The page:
1. One sentence summary – aim to catch people’s attention
  2. Expand that sentence into a paragraph – about five sentences in length – with focus upon the set up, any major catastrophes, and the ending
  3. A one page summary for each of the major characters – aim to include: name, their basic story line, motivation, goals, conflicts, epiphanies, 
  4. Expand each sentence from #2 into a paragraph summary of the relevant plot point
  5. One page description of the story from the point of view of each character
  6. Expand step #4 to fill roughly four or five pages – emphasis upon the more nitty gritty details
  7. Expand step #3 into fully fledged character charts – include everything you could possibly know about them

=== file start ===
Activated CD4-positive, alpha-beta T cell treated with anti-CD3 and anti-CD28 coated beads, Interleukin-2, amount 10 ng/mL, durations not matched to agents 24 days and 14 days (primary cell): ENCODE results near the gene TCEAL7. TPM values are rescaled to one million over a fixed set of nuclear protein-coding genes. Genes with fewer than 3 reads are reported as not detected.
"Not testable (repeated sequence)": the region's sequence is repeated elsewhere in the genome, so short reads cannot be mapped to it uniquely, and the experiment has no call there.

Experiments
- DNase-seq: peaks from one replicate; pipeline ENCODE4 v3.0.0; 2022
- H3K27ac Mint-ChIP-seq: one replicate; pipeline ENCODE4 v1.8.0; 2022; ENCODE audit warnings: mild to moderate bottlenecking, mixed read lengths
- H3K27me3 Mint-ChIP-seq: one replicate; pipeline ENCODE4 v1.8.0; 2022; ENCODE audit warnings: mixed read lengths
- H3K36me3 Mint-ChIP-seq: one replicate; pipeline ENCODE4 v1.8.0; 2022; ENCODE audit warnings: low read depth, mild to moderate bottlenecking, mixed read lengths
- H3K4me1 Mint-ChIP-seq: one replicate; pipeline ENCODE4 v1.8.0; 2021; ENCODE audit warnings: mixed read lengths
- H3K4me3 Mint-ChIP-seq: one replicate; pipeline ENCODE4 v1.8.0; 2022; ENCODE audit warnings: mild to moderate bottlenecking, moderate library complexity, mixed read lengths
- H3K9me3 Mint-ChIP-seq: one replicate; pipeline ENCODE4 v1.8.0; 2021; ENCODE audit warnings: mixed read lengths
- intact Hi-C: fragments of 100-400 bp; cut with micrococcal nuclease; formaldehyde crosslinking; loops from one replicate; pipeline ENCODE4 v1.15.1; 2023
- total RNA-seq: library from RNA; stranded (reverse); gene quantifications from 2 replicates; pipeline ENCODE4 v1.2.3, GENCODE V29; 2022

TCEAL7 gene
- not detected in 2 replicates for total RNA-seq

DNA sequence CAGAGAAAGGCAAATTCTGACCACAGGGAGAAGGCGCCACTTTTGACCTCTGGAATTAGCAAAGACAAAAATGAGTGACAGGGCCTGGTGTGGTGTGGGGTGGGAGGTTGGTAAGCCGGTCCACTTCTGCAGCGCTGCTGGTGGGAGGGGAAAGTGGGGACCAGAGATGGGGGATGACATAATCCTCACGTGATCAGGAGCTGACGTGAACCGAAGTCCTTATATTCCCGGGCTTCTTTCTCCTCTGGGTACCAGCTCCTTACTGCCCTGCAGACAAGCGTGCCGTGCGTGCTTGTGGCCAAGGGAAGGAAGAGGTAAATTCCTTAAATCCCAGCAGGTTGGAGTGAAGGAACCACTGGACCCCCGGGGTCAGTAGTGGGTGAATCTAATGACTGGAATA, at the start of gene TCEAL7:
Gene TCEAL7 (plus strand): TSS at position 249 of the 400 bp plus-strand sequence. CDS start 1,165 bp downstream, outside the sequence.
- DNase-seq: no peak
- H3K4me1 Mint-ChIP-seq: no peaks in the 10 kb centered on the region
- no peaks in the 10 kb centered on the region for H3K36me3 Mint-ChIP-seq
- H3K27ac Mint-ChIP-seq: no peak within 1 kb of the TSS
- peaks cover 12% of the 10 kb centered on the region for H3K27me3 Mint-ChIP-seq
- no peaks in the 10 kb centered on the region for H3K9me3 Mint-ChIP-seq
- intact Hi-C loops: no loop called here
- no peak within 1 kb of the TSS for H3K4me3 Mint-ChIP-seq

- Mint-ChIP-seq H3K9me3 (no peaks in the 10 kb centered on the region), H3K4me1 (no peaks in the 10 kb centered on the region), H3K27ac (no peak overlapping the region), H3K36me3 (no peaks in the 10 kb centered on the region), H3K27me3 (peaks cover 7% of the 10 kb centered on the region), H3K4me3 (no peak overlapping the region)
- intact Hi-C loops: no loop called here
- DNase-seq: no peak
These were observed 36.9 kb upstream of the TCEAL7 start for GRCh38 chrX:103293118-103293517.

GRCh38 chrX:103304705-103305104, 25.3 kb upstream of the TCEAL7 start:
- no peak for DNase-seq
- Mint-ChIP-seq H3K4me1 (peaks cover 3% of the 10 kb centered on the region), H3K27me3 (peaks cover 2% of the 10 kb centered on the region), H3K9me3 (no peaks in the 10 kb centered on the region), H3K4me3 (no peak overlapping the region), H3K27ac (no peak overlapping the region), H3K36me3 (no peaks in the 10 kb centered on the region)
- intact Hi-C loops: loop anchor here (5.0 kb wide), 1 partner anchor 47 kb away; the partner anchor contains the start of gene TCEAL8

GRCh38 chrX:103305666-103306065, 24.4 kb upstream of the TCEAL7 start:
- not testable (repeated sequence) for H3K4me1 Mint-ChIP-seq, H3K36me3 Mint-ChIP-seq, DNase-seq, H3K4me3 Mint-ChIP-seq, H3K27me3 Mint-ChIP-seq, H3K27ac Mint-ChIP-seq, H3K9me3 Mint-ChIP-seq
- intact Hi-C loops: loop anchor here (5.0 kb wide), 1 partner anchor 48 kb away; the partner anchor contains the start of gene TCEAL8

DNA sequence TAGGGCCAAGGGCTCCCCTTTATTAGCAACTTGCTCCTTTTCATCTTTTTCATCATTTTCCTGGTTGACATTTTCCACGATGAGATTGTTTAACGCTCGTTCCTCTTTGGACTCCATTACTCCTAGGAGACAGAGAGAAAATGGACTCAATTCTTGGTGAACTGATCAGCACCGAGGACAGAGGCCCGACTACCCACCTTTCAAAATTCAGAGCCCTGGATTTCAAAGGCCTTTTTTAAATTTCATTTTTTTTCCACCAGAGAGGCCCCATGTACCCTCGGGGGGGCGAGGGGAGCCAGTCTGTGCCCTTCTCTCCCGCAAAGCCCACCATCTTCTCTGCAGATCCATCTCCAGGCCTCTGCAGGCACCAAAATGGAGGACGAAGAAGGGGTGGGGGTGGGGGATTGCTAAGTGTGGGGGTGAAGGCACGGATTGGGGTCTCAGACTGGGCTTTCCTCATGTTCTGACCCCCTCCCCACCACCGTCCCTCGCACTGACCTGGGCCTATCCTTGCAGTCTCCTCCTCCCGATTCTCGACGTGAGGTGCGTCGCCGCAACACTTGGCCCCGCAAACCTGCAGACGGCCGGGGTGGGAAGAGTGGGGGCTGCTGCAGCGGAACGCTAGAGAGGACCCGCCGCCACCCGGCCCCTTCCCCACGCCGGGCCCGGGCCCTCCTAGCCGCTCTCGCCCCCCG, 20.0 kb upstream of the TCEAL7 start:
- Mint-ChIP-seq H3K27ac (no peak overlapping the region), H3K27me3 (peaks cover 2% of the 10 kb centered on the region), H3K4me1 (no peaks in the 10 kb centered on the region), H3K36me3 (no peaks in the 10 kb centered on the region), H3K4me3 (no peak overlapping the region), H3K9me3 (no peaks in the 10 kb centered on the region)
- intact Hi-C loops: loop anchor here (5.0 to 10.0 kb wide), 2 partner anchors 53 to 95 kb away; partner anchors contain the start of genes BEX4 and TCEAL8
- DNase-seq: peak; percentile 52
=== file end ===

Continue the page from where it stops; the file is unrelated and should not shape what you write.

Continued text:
8. Make a list of all scenes that will be in the first draft
  9. (Optional) expand #8 and write rough summaries of each scene, including possible dialogue 
  10. Write draft #1

Don’t be daunted by the amount of detail required on this list. Ingermanson actually recommends that this planning process take roughly one month or more.

However, by the time it’s done, there’s nothing to stop you from flying through your rough draft. For more information, I encourage you to visit his website and read through his plan in his own words.  

2. NaNoWriMo


If thinking about a rough draft leaves you in a cold sweat and you just long to get it over with, NaNoWriMo might just be your cup of tea.

Unlike the Snowflake method, this isn’t so much of a strategy as it is a challenge. The name stands for National Novel Writing month and it is an organization which encourages writers to complete a 50,000 word novel in 30 days.